Judge Nixes Racketeering Charges Against Pilot Flying J
Among those dismissed in civil suit brought by Alabama trucking firm
KNOXVILLE, Tenn. -- In a major legal victory for Pilot Flying J, a federal judge has dismissed racketeering and deceptive trade practices charges in a civil suit brought by an Alabama trucking firm in the wake of a federal probe of an alleged multimillion-dollar rebate scheme, reported WBIR.
In an eight-page ruling issued Friday, U.S. District Judge William H. Steele dismissed eight counts in a suit filed by Wright Transportation of Mobile, Ala.
Since the FBI and IRS raided Pilot Flying J headquarters in Knoxville, Tenn., on April 15 to investigate the alleged scheme to cheat trucking companies out of rebates for diesel fuel purchased at the chain's more than 650 truckstops, seven Pilot Flying J employees have pleaded guilty in federal court to fraud-related crimes and nearly 30 trucking companies have filed lawsuits. At least 11 former employees already are cooperating with the FBI and offering evidence. Seven of them have entered guilty pleas to fraud charges, and four have obtained immunity from prosecution in return for their cooperation.
The judge did let stand some of the charges against some of the defendants (including CEO Jimmy Haslam), including breach of contract, but he dismissed more than half a dozen. He dismissed an "unjust enrichment" charge against Pilot Flying J, but it was left standing for further consideration against the other defendants, said the report.
Under the ruling, Steele said that Wright's lawyers could seek to refile some of the dismissed counts by a later amendment.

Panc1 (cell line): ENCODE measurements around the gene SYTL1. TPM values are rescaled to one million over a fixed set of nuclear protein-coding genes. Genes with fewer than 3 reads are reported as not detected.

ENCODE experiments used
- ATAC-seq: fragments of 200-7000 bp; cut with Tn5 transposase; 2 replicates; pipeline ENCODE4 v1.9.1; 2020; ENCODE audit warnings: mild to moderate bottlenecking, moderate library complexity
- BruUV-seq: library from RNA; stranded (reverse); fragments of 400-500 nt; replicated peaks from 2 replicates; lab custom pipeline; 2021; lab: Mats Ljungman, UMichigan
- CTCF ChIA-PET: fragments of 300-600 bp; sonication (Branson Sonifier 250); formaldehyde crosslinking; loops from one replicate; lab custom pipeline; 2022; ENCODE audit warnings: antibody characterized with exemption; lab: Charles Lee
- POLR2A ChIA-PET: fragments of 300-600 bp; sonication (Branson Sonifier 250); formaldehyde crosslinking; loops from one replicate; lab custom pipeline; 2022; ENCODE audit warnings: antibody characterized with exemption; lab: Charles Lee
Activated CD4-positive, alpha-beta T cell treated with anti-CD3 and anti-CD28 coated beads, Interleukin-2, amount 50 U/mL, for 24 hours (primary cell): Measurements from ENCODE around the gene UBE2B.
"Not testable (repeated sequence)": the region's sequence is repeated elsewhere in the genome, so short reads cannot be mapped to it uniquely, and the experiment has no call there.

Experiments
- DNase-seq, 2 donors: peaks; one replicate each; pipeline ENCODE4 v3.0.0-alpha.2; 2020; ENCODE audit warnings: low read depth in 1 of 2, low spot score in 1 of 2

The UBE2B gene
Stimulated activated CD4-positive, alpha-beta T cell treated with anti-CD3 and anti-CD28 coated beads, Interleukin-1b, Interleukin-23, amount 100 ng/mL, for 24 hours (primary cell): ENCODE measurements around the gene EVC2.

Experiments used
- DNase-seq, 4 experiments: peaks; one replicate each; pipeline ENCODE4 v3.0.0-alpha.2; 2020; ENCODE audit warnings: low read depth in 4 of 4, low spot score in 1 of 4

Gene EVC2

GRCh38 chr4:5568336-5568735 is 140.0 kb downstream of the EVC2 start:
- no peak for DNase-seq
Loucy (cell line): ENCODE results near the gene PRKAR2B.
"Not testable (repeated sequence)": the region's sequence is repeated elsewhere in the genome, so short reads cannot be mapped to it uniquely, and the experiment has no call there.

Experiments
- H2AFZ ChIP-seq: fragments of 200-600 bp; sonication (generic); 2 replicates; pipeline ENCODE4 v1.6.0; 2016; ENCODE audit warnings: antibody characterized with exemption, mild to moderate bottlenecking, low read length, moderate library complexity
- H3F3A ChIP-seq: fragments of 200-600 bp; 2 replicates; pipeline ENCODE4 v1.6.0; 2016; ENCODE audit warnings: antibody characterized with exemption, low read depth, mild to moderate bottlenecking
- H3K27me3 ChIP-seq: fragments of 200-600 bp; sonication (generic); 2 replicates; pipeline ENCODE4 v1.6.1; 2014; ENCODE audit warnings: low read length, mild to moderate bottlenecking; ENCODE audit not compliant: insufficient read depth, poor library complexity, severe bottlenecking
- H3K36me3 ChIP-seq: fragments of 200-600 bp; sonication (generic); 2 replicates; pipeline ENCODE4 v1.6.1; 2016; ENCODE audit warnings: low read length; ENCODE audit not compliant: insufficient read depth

According to the news outlet, Aubrey Harwell, Pilot Flying J's attorney, said the judge's decision was "well based in fact and law," adding, "We are delighted."
The ruling in the case follows the settlement of several other cases in a class-action suit filed against Pilot in Arkansas. U.S. District Judge James A. Moody approved that $85 million agreement on Nov. 25.
In the ruling Friday, Steele rejected Wright's claims that it could base a racketeering charge simply by providing a copy of the 120-page FBI affidavit.
"The affidavit does not reference the plaintiff at all," Steele wrote. "The plaintiff cites no authority at all, much less any authority, indicating that the complaint alleges fraud with adequate particularity."
Calling the plaintiff's failure to present adequate evidence of the Racketeer Influenced & Corrupt Organizations (RICO) Act racketeering "complete," Steele said he did not even need to address any of Pilot Flying J's other arguments to dismiss racketeering charges; however, Steele rejected Pilot Flying J's arguments that the breach of contract charges should be dismissed, stating it was "difficult to imagine what could be missing from them."
"The parties agreed to set a discount to be honored by rebate, and Pilot Flying J breached the agreement by rebating less than the fully agreed discount," Steele wrote.
Steele did cite the Arkansas settlement and said its approval made it impossible for Wright to proceed with class-action claims in the Alabama suit.
Pilot Flying J has more than 650 retail locations and is the largest operator of travel centers and travel plazas in North America. Its network provides customers with access to more than 60,000 parking spaces for trucks, more than 4,400 showers and more than 4,000 diesel lanes, of which more than 2,800 offer diesel exhaust fluid (DEF) at the pump.